You’ve undoubtedly seen or heard of Lizzi Miller’s stomach this week. It was on the sofa with Matt Lauer on Monday (embedded after the cut and worth watching just because Lauer comes thisclose to crying shenanigans on Glamour editor Cindi Lieve’s promise to show more chub in her glossy), hitting CNN, got a mention in New York magazine’s blog, and is blazing up the Fatosphere.
The response was so large and effusive that Glamour editor Cindi Leive says Miller is proving to be a game changer when it comes to fashion magazines â€” which often pay lip service to the idea of representing all women, but usually opt for the carrot-sticks-and-cigarettes, skin-and-bones types when it comes to cover girls. â€œI think it absolutely will,â€ Leive told Matt Lauer on TODAY Monday. â€œYou get a reaction like this and you can really see it. Itâ€™s also a sign of the times that women are really looking for a little bit more authenticity and a little bit less artifice in every part of their lives. â€œWill it change our approach? I think it will.â€ Ironically, the fashion mountain came out of what amounted to a molehill of a picture. Millerâ€™s life-altering pose was not on the cover of Glamour; it was just a 3-inch-by-3-inch photo illustration buried on page 194. (Source: Akira News)
Page 194 isn’t exactly groundbreaking. And yeah, I noticed the photo myself as I was flipping through the pages, because I expect every woman in Glamour to be airbrushed within an inch of her life. I mean, Lizzi is gorgeous and I love the photo but damn, Glamour, can you stop stroking off for a minute and take a step back: the article was about body acceptance. If you really wanted to be groundbreaking, it was far from a radical photo. In her blog and on the Today show, Glamour editor Cindi Leive seems to want us to believe that we’ll be seeing more pictures of guts like Lizzi’s in Glamour, but I only hope that it doesn’t translate into more columns on loving your body just as you are in the same issue as a list of ways to flatten that stomach or celeb interviews where the writer gushes over how amazingly wee Jennifer Aniston’s thigh is. And then there’s the fact that Lizzi is the mean/average size, which means that there’s a whole world of women whose tum would look at Lizzi’s starter stomach and shake with hearty laughter.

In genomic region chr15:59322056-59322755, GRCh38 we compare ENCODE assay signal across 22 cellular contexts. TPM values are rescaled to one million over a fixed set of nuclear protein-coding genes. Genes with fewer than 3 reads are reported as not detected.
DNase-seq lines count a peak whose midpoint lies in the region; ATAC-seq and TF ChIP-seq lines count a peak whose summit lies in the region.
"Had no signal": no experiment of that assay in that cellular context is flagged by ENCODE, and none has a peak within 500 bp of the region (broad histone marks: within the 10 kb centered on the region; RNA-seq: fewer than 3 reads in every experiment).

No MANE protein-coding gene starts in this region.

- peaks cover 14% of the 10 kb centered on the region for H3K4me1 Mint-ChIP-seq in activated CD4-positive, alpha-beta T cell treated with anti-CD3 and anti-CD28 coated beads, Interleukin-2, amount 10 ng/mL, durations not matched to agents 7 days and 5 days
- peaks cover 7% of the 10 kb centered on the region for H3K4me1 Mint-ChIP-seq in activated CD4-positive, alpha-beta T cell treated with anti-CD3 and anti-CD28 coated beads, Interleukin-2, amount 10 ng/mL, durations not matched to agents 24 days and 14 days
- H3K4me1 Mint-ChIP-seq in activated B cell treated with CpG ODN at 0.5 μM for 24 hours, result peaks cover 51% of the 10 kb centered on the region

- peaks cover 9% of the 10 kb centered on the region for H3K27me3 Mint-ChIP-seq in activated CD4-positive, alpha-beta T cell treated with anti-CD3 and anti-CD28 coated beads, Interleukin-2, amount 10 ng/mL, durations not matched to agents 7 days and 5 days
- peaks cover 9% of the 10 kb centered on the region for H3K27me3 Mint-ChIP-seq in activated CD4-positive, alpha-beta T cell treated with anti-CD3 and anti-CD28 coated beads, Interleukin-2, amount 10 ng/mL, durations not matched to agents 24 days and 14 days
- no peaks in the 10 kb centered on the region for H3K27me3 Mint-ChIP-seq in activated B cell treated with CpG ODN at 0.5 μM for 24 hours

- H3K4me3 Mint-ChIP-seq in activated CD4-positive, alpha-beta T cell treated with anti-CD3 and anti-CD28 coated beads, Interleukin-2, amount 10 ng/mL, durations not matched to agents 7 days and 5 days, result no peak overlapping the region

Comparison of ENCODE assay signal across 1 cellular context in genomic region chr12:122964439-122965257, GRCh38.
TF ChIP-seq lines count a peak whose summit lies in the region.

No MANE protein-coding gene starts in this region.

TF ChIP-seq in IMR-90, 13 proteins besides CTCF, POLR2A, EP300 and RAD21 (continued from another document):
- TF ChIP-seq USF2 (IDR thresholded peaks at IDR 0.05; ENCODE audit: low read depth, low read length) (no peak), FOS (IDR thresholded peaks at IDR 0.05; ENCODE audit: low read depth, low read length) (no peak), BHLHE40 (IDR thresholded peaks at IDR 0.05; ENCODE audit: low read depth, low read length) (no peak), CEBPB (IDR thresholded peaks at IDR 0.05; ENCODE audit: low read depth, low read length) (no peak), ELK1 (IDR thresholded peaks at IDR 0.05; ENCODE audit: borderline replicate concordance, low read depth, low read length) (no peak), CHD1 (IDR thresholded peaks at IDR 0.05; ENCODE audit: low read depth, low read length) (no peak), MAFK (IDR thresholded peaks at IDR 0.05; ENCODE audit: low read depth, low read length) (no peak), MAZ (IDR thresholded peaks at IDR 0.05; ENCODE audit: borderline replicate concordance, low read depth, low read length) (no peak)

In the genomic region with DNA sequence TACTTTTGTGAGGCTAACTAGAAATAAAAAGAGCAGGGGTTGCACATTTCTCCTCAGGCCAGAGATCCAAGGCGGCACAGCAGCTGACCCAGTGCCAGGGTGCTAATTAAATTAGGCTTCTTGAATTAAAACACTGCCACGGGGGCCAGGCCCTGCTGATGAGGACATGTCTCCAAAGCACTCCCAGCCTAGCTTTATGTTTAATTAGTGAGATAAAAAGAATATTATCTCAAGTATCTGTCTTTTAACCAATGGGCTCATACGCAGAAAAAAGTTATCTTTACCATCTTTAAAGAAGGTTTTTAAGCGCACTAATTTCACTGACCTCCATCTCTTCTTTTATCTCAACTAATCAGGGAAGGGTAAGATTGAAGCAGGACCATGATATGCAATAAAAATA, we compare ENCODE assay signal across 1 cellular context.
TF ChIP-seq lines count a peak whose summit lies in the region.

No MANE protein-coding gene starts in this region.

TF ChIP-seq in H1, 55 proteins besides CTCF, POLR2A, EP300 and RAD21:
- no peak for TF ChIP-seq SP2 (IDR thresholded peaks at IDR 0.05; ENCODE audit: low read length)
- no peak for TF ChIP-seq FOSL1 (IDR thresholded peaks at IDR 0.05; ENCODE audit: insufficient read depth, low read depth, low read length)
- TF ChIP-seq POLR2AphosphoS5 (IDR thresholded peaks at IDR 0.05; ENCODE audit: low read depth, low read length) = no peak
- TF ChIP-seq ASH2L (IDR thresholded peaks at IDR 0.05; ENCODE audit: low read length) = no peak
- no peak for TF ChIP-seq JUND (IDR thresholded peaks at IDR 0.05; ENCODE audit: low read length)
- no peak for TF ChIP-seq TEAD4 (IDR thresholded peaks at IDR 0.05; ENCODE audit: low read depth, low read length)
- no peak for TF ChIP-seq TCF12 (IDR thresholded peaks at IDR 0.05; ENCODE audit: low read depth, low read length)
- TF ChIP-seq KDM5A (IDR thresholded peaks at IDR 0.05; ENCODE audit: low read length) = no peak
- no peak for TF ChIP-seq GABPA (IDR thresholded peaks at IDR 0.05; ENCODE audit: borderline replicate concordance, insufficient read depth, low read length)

Annabel, who describes herself on her About page as a former 280-pound teenager who lost 150 and wants to describe in her blog “what it means to thrive” had lots to say about Lizzi, including the following:
While I was *super* stoked to see a â€œplus-sizedâ€ model in a magazine outside of the â€œplus-sizedâ€ magazine niche, I have to admit that all of the attention paid to Lizzie (sic) made me hyper conscious of two things I am a bit uncomfortable with. One â€” Lizzie is just plain gorgeous and she doesnâ€™t need the qualifying words â€œplus-sizedâ€ thrown in front of the description â€œmodel.â€ Am I the only one who looks at her and is like, â€œuhh what is so â€˜plus-sizedâ€™ about her?â€ I also wonder why she couldnâ€™t just as well have graced the cover.
That’s really the question, isn’t it? Not whether she needed to be qualified as plus-size (because, well, she says she is, so I believe her) but why is she confined to the end of the magazine, like an afterthought. I mean, it’s awesome when Jennifer Hudson or Beth Ditto rock their covers, but we won’t truly having any groundbreaking moments from the glossy media until they start using nameless curvy chicks for something other than the poster girls when it comes to body acceptance.
What do you think, BFDivas? Is all of this attention to Lizzi’s stomach good for the Fat Acceptance movement? Or is it just another token nod about loving yourself from the very establishment that some think provokes body image issues?
Posted by Weetabix
Filed under: Magazines